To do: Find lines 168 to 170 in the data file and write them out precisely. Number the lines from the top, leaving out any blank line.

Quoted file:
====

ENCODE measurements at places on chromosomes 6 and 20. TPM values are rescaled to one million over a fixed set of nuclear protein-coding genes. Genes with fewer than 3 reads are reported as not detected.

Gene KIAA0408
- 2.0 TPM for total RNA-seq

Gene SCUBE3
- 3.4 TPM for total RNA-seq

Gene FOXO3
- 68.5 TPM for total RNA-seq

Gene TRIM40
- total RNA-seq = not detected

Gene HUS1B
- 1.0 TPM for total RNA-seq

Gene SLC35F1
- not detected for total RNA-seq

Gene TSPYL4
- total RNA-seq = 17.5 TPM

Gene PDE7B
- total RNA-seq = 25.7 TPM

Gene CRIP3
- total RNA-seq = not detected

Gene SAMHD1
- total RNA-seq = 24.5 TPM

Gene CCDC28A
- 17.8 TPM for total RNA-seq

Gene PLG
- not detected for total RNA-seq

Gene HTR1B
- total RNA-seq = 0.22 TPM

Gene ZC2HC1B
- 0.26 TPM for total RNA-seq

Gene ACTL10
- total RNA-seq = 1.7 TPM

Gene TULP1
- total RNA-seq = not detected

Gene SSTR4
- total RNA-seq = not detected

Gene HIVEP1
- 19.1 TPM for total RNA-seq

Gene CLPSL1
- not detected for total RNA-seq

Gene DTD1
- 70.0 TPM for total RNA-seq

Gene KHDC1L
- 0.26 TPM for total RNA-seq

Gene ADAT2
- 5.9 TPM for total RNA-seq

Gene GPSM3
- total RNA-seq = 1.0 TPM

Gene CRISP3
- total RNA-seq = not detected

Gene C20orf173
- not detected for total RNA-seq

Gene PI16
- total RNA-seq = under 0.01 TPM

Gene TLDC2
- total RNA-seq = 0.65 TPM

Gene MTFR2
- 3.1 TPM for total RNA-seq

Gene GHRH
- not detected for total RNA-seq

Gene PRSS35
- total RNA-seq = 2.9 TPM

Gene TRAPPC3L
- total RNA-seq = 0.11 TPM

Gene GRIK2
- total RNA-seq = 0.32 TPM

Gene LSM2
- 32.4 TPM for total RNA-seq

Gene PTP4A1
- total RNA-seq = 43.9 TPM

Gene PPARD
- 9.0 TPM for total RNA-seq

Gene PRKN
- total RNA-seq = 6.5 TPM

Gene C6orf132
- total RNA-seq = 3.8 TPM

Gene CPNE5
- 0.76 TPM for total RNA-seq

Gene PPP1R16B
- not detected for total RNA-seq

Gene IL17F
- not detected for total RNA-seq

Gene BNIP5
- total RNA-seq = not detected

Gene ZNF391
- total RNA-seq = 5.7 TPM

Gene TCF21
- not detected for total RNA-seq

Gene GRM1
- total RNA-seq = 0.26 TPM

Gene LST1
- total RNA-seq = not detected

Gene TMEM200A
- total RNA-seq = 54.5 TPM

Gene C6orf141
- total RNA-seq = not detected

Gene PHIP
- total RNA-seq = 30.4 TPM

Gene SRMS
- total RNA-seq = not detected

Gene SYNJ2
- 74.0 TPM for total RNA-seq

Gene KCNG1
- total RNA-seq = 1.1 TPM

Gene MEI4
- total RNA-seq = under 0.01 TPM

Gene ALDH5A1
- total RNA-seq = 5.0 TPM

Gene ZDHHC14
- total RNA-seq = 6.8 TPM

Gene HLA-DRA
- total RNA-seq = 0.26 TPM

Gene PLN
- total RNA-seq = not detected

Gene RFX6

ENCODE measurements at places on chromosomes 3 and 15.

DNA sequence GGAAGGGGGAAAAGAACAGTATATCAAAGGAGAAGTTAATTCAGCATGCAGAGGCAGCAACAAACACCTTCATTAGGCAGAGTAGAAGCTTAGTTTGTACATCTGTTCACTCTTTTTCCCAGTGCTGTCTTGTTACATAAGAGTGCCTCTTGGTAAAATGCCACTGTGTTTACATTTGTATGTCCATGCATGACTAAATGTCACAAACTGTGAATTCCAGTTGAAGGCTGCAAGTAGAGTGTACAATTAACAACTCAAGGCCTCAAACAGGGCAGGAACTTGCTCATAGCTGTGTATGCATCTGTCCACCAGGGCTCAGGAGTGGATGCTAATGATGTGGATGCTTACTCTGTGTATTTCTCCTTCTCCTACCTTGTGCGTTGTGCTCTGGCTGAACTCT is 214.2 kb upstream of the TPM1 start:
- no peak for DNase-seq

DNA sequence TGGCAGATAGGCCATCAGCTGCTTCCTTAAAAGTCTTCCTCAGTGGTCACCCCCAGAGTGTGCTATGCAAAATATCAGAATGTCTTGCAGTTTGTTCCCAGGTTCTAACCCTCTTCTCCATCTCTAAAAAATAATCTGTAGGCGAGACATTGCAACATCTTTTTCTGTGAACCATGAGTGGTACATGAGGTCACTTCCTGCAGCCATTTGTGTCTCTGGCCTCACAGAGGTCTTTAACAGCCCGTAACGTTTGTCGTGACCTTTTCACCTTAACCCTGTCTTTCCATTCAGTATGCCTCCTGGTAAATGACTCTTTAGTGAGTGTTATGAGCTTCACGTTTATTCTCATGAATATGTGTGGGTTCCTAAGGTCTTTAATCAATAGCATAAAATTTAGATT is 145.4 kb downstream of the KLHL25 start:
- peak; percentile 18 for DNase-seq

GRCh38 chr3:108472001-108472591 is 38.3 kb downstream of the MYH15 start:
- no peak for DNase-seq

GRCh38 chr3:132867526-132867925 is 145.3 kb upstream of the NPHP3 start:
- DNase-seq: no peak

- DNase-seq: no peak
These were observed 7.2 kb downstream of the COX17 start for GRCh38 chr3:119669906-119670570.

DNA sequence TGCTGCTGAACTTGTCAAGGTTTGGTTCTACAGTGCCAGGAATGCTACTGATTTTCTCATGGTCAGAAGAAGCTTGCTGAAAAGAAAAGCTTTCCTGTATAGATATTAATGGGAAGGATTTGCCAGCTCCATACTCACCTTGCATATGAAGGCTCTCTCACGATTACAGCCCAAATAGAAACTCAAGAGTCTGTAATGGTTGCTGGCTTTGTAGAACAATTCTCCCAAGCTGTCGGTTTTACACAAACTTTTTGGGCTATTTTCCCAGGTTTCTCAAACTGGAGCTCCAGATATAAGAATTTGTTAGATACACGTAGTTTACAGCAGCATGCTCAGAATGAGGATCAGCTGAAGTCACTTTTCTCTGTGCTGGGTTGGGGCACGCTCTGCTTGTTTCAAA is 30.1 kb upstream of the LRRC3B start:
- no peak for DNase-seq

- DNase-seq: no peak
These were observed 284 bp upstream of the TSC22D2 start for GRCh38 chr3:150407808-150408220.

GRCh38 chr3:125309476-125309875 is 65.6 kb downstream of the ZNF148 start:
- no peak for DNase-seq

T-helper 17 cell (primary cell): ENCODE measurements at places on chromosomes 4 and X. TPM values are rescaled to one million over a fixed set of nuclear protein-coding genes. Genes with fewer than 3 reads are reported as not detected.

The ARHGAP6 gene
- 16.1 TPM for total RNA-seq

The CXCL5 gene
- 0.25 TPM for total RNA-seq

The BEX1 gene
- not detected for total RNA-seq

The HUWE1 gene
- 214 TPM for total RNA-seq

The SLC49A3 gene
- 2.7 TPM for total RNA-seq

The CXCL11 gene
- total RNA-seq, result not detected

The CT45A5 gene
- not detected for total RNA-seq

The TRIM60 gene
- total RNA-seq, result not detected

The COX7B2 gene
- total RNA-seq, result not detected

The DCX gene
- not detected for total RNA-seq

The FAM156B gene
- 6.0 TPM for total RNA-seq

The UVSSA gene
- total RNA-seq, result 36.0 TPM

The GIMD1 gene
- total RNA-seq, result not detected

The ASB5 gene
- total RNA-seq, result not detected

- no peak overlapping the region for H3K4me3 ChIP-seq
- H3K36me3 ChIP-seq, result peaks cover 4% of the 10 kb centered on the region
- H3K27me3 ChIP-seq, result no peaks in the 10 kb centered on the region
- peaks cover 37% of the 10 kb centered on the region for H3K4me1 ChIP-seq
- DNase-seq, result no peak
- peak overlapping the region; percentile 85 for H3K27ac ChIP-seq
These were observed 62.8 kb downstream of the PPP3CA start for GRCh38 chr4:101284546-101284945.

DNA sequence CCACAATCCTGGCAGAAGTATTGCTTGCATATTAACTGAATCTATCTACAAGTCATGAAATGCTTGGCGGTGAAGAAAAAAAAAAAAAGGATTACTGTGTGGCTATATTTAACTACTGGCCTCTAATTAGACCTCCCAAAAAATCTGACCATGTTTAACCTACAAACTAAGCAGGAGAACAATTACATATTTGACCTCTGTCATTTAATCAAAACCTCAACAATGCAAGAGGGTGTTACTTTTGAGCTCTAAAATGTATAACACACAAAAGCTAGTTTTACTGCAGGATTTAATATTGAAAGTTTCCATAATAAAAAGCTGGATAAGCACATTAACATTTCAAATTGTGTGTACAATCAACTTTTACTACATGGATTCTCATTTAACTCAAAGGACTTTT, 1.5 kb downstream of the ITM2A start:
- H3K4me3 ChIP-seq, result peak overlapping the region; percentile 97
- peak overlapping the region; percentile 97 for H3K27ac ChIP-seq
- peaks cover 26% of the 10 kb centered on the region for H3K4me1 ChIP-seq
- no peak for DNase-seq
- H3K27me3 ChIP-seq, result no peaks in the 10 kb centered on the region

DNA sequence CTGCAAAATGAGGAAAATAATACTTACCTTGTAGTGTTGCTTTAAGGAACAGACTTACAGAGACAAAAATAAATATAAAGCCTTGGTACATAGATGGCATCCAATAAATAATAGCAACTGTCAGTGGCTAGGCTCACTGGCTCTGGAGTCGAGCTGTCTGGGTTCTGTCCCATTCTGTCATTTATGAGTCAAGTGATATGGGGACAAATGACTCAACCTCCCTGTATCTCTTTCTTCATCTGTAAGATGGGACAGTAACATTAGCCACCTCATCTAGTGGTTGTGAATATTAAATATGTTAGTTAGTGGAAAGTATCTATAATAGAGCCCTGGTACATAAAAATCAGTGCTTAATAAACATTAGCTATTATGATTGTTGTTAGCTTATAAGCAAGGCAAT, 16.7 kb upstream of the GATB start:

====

DNA sequence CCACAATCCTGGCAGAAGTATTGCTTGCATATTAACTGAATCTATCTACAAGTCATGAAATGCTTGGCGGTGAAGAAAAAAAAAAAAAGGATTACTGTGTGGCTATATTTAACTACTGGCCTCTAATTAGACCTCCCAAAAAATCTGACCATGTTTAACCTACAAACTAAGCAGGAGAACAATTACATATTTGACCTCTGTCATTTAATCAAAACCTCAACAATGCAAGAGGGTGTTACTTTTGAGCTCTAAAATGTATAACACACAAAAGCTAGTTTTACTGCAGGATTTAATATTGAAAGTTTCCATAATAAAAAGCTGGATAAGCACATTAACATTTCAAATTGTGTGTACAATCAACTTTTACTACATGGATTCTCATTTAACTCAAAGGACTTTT, 1.5 kb downstream of the ITM2A start:
- H3K4me3 ChIP-seq, result peak overlapping the region; percentile 97
- peak overlapping the region; percentile 97 for H3K27ac ChIP-seq